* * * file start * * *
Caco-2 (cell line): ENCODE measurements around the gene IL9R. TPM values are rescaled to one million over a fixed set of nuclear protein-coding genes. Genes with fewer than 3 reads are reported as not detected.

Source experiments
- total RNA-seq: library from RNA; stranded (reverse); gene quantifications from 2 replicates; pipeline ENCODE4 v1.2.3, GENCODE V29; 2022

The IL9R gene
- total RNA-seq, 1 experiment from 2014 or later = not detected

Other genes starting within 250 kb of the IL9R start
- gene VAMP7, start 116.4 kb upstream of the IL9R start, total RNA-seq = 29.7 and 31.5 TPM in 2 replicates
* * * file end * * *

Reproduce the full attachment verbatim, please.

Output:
Caco-2 (cell line): ENCODE measurements around the gene IL9R. TPM values are rescaled to one million over a fixed set of nuclear protein-coding genes. Genes with fewer than 3 reads are reported as not detected.

Source experiments
- total RNA-seq: library from RNA; stranded (reverse); gene quantifications from 2 replicates; pipeline ENCODE4 v1.2.3, GENCODE V29; 2022

The IL9R gene
- total RNA-seq, 1 experiment from 2014 or later = not detected

Other genes starting within 250 kb of the IL9R start
- gene VAMP7, start 116.4 kb upstream of the IL9R start, total RNA-seq = 29.7 and 31.5 TPM in 2 replicates